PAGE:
Do you want to know how ordinary people have historically lost tremendous wealth in the stock market? They’ve tried to outsmart it only to completely misjudge the peaks and bottoms. They end up buying high and selling low.

It’s a tale as old as the markets themselves. And while I’m sure you’re unique in many other ways, the odds are not in your favor here.

“This time is different” syndrome: A comorbidity

A burned out city representing the apocalypse.

One of the biggest roadblocks to overcoming “is now a good time to invest?” syndrome is the lingering thought that current market conditions are unlike anything humanity has ever seen before. If you truly believe this, you’ll have a hard time maintaining faith and investing in your assets of choice for the long haul.

Now, I’m no Nostradamus. I have no idea what happens next. I have read extensively about economic history, however, and possess a much higher level of confidence in sustained growth as a result.

To be clear, I do believe we will see radical changes in our lifetimes. That’s nothing new, though. Capitalism in America by Alan Greenspan takes a very extensive look at changes over the past several centuries.

Global powers have collapsed. Civil conflicts, pandemics, recessions, and two World Wars have been fought. Injustices like slavery and segregation have been abolished.

Adversity has been constant – but so has progress. Humanity has generated many trillions of dollars in value through all of that.

That said, I’m no idealist when it comes to the current state of capitalism. I know it’s still built on many injustices and that the ultra-rich are increasingly receiving the lion’s share of profits.

The fact remains, however, that investing and claiming a portion of the wealth being generated is the only way the middle class will ever get ahead under capitalism’s current rules. Wage stagnation pretty much ensures that.

Personally, I have no problem reconciling that view with the understanding that the market will likely have grown and evolved substantially 50 years from now.

Further, I don’t believe supporting the market’s growth is exclusive to supporting its evolution towards increased fairness and equality.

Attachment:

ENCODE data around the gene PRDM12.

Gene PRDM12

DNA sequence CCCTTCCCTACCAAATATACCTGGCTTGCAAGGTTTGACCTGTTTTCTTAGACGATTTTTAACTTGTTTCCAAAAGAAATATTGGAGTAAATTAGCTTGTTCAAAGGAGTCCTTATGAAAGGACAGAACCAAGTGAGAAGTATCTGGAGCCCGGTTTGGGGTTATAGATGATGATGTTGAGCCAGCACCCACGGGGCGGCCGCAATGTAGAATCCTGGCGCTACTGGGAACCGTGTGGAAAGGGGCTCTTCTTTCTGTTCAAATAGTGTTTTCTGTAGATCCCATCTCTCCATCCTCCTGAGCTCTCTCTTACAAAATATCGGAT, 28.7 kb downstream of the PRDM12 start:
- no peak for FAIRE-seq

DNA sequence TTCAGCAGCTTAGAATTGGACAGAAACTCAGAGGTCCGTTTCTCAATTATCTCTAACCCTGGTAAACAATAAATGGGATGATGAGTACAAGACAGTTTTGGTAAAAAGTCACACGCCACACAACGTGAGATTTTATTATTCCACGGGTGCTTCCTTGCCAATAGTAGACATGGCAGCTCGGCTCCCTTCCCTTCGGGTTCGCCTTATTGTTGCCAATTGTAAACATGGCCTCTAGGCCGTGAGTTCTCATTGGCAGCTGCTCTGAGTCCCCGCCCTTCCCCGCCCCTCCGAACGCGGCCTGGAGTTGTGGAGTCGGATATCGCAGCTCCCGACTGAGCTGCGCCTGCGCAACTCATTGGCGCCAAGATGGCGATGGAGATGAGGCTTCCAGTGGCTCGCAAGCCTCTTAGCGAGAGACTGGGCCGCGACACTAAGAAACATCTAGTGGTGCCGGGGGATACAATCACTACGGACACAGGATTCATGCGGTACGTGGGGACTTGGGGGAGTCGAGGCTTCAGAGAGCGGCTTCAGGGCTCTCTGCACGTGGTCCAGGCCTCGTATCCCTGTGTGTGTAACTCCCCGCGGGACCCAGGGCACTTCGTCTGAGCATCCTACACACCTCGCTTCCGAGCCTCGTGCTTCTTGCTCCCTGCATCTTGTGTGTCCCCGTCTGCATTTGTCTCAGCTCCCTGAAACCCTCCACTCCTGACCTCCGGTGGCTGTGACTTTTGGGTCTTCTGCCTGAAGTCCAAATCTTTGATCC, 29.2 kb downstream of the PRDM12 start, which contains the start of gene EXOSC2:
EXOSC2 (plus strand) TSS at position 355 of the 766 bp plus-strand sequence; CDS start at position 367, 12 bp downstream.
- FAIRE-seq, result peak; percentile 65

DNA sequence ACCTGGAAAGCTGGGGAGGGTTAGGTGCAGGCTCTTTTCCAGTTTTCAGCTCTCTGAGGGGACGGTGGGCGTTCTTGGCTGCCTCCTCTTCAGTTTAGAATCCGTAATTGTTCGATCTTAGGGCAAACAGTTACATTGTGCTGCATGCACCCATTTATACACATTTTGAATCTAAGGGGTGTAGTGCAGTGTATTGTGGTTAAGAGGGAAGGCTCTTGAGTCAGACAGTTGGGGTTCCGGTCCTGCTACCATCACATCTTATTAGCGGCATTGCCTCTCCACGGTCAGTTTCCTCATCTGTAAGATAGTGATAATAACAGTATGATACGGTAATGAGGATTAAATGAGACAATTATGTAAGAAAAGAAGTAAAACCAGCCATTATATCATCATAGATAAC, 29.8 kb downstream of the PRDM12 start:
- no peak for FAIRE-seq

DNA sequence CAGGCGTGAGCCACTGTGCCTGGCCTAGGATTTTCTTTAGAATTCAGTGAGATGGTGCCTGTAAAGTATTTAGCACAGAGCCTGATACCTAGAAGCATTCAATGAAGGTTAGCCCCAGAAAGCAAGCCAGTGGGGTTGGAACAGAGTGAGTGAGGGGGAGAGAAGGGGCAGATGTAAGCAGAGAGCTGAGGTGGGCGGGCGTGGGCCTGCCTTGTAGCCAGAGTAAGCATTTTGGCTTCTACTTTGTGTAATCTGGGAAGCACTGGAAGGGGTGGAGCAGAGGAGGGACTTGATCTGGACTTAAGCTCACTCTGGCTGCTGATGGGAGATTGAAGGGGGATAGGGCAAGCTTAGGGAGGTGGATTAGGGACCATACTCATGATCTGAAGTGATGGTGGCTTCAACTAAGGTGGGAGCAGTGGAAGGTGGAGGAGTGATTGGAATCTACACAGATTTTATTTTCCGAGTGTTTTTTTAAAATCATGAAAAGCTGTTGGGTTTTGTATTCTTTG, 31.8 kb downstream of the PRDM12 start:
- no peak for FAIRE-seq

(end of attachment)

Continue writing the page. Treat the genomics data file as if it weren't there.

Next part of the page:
Invest – and vote.

When is it actually not a good time to invest?

Throughout this article, I’ve briefly touched on scenarios in which it doesn’t make to invest. Let’s look at them (along with a few others) in a bit more detail here. As you’ll recall, these situations have less to do with market conditions and more to do with your financial goals.

When you’ll need the money soon

This is the big one. If your reason for asking “is now a good time to invest?” is that you fear losing the money you’ll need for something important soon, the answer is no.

Ideally, you want to leave your money in the market for as long as possible. The number I’m personally trying to stick to is 20 years or more since that’s worked out well historically.

Don’t invest money you need for a downpayment on a house in six months or something like that. The market is too unpredictable over such a short time horizon.

When you have no emergency savings

If you have no money to fall back on in case of an emergency, investing is a gamble. If things go wrong, you may end up having to sell your investments at the worst possible time to keep food on the table.

Experts generally recommend keeping enough cash to cover 3-6 months of expenses in an account you can access quickly.

When you don’t understand investing

There’s no shame in simply not being ready to invest, particularly if you don’t know what you’re doing. You don’t need to know everything. You just need to know more than what you picked up from watching Leonardo DiCaprio ask someone to sell him a pen.

This article is a great place to start. In it, I begin with the very basics and tell you how the most common investments work.

When you’re drowning in high-interest debt

When you have substantial high-interest debt, paying it off is the greatest investment you could possibly make. Think about it. Any money you put towards that debt immediately generates a return equal to your interest rate. With average credit card rates at 14.58%, that’s unbeatable.


Market conditions are always favorable to investing. Whether or not you should, however, depends on, well, you.

Years of market data have shown that the individual investors who get ahead are those who play the long game, choose assets wisely, and stay consistent. 

I hope this article has done a good job of communicating that and giving you a solid starting point. Good luck out there!

About the author

Brandon-Richard Austin

Brandon-Richard Austin is the founder of Rinkydoo Finance. He is an avid investor and digital marketer for startups and publicly-traded companies alike.